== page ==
DC Crime Finder

The “DC Crime Finder” is a multimodal app that lets residents of the District of Columbia search for crime locations in their neighborhoods.

It uses actual crime data published by the District and supports a wide range of devices for looking up addresses and crime locations. The DC Crime Finder works with traditional desktop web browsers, mobile devices and PDAs, smart phones, iPhones, G1 phones — essentially any device that has a web browser and access to the Internet.

The application also works with ordinary cell phones and even land line phones. It sports a voice user interface (VUI) which makes it accessible from any old school telephone — even a rotary phone (if anyone in DC still has one).

This application is my submission to the Apps For Democracy contest being sponsored by the District of Columbia and iStrategyLabs.

Get the App:

The source code for the application is hosted on Google Code.

Its written in PHP and makes use of the HAWHAW PHP library by Norbert Huffschmid. This application should run equally well on Linux or Windows (I developed it on Ubuntu 8.04), but you’ll need PHP 5 with SOAP support enabled.

You’ll also need a MySQL database — the District of Columbia provides information on crime locations in a variety of formats, including real time XML-based feeds. For this application, I opted to go with data in CVS format that I imported into a simple MySQL table. One of the things the application does is to calculate the distance of crime locations from a specific address. I believe that this calculation is much more efficiently done in the context of a database, rather than trying to use a real time XML feed (there are a lot of crime locations).

The other requirement, if you want to hear this application on a standard telephone or cell phone, is to grab a copy of Voxeo Prophecy. This app should run on most mature VoiceXML/CCXML platforms, but Prophecy is by far the easiest to use and the most standards compliant. Best of all, its free to download and use. If your interested in developing other telephone applications, consider signing up for a free developer account with Voxeo.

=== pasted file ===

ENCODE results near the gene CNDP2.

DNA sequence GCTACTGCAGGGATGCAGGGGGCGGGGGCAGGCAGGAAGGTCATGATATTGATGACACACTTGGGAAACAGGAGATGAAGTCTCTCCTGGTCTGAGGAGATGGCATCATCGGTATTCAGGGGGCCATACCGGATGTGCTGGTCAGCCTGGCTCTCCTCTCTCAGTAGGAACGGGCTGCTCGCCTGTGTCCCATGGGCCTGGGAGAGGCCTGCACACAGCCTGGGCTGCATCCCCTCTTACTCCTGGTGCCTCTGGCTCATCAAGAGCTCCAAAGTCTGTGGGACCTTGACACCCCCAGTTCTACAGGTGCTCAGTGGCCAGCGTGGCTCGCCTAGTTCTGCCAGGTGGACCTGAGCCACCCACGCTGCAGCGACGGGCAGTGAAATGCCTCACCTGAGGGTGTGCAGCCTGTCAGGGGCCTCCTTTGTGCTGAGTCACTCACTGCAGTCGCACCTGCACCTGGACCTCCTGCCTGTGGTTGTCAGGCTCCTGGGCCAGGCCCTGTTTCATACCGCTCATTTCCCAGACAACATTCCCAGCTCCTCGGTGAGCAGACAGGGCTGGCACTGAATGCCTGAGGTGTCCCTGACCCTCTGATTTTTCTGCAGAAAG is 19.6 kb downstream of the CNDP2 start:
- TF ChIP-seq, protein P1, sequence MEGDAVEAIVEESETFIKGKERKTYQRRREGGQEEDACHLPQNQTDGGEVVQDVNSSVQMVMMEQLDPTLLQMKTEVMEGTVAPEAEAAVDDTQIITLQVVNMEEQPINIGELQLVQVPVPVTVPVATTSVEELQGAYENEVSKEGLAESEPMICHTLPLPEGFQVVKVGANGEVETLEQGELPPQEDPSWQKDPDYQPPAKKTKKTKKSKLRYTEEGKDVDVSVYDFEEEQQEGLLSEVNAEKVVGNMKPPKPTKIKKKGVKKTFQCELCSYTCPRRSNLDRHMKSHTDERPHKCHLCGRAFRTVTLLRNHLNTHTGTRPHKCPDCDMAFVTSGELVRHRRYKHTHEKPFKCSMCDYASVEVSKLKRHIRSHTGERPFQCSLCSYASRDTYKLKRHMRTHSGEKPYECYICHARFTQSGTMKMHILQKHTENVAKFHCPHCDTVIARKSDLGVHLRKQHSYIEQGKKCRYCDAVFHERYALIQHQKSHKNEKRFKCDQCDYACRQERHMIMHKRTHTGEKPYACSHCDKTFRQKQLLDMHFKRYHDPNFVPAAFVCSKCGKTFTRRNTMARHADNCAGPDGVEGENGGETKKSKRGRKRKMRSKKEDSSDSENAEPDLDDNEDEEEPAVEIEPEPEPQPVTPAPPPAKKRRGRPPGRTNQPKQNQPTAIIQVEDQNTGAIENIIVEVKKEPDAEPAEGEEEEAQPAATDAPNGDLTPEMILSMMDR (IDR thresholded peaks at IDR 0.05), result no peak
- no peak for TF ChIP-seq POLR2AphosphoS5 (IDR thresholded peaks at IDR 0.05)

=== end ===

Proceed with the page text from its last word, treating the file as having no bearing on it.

Test the App:

I’ve set up a demo of this application in a test environment. You can look at the visual interface for this application (which uses a simulator to mimic the look and feel of a cell phone browser) by clicking here (demo is no longer active). Any mobile device with a browser can also access the application — the HAWHAW library uses some pretty slick device detection, so any device that can handle it should get standard XHTML. Smaller, or older devices will get old school WAP markup.

See what this app looks like in an older iPaq handheld device.

The beauty of this application is that when a voice browser (like Voxeo Prophecy) comes a knockin’ it gets its standard markup language – VoiceXML. If you want to hear this application on a telephone, simply dial (202) 684-7894. (demo is no longer available.)

Note: this demo is currently running in a test environment, so you may experience the occasional hiccup. A production deployment of an application like this would be much more robust.

Unfortunately, the demo is no longer active.

Why a Multimodal App?

“Multimodal Applications” provide access to services and information through different modalities. This application provides access to crime information, including the ability to search for crime incidents by proximity, through a wide range of different client devices include traditional web browsers, handheld devices and PDAs, cell phones and standard land line telephones.

Unlike other applications that are targeted to a specific platform — i.e., applications targeted to a desktop web browser, or to a specific handheld device — the DC Crime Locater can be accessed from a range of different devices. The application is accessible from sophisticated handheld devices like iPhones or G1 phones and from standard home telephones.

This Multimodal paradigm can be used to improve access to other types of government information giving citizens more choices in the devices (and modalities) they will use to consume this information.

Special Thanks!

Serious props need to go to the folks in the Office of the CTO in Washington DC. You don’t see very many government providing the kind of data that the Apps for Democracy challenge is based on. This innovative contest is a fantastic way to get development firms and independent developers (like moi) excited about building powerful applications.

Whether it’s the U.S Census Bureau, the federal Departments of Labor or Commerce, a state health agency, or a local police force, governments are the repositories of vast amount of information. Much of this data has direct relevance for our everyday lives, and can’t be obtained from any other source.

How governments make this information available for public consumption will define the debate on open government for many years to come.

I hope other governments follow DC’s example in putting on this innovative contest.